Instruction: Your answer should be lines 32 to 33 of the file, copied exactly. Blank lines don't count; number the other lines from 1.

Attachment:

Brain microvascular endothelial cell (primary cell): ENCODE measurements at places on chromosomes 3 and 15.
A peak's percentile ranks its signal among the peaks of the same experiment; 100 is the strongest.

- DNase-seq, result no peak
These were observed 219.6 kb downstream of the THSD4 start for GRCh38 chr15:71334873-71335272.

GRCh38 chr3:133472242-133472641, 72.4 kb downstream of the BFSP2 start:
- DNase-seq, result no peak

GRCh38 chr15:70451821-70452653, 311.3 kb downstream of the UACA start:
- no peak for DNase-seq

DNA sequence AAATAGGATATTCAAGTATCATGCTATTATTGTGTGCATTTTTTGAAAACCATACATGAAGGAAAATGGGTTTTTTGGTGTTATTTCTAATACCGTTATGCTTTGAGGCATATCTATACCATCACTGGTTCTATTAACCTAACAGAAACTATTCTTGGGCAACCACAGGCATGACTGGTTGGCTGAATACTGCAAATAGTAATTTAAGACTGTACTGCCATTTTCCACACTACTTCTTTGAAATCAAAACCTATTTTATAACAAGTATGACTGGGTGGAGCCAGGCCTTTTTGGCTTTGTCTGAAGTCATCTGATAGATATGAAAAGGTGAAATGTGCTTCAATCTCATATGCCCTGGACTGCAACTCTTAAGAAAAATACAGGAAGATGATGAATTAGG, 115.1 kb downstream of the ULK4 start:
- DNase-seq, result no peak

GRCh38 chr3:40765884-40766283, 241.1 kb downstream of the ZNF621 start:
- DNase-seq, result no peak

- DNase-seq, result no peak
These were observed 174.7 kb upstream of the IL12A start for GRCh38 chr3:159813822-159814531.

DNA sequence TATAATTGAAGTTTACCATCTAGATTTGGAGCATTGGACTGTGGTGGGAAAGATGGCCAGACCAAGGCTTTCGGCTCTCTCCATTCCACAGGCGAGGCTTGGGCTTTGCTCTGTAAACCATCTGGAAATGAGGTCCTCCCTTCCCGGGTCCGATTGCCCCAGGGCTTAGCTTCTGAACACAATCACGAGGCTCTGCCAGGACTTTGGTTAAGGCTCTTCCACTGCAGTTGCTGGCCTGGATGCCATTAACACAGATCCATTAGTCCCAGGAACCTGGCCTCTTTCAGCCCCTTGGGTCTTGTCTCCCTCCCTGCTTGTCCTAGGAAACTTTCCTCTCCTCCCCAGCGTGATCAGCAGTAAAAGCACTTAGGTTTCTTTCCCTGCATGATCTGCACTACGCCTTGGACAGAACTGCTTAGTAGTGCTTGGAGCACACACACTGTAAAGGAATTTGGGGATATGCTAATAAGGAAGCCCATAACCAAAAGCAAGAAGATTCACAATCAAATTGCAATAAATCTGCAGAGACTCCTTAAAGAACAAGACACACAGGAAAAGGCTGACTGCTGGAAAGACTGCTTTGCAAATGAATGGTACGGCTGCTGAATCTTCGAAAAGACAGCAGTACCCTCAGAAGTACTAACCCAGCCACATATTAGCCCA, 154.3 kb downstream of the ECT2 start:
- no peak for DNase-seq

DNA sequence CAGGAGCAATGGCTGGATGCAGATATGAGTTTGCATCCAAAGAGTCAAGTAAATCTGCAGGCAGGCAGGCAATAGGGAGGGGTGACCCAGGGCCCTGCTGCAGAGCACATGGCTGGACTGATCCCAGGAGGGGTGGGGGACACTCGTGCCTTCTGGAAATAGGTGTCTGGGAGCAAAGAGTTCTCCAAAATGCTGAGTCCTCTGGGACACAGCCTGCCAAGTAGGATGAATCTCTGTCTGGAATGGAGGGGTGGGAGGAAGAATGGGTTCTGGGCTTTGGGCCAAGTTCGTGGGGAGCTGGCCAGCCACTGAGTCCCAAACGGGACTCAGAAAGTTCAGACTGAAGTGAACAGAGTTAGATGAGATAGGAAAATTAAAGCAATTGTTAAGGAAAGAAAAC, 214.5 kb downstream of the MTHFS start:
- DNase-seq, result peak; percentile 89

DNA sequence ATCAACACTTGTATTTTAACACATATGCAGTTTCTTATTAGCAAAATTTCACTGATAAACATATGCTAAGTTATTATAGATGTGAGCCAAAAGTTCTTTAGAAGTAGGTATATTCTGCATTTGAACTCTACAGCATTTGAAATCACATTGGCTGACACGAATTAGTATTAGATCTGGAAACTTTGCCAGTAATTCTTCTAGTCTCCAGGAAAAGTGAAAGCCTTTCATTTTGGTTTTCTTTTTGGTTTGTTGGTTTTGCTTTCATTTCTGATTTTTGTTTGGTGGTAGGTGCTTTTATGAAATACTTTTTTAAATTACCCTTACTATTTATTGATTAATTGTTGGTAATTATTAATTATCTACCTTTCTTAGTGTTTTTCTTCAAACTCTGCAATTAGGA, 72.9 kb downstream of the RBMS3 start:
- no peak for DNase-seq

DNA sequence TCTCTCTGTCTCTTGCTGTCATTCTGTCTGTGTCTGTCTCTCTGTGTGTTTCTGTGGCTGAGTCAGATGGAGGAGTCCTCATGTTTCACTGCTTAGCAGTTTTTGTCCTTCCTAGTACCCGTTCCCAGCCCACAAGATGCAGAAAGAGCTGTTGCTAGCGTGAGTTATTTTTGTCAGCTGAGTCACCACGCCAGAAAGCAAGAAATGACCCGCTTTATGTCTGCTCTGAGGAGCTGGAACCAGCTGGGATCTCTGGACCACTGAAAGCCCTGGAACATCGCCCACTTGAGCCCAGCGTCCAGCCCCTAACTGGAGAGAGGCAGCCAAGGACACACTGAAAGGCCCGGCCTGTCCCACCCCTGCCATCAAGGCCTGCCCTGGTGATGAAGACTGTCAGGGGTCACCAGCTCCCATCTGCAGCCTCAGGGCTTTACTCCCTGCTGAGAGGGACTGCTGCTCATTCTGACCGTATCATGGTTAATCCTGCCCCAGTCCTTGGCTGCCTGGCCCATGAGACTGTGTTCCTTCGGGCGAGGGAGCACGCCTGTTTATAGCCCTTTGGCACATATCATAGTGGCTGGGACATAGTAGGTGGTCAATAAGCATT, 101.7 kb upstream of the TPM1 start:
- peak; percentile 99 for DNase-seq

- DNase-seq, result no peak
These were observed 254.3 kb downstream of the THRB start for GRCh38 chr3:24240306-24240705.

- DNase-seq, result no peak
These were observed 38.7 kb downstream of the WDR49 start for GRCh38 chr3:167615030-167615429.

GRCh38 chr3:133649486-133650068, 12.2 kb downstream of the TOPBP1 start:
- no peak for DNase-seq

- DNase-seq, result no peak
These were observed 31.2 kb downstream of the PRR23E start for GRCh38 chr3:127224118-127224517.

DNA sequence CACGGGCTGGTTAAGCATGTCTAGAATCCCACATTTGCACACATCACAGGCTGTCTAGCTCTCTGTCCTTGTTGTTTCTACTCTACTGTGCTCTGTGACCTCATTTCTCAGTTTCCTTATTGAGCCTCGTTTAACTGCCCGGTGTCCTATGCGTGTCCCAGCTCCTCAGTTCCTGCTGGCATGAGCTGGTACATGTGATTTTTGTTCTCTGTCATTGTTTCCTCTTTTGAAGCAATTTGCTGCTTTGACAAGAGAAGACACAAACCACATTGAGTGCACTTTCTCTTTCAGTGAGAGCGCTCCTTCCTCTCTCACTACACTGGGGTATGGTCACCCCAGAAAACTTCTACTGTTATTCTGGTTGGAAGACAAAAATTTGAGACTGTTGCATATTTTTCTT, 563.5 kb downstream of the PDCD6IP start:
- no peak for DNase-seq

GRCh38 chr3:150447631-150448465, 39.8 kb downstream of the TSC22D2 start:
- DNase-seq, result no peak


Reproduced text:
- no peak for DNase-seq

GRCh38 chr3:150447631-150448465, 39.8 kb downstream of the TSC22D2 start: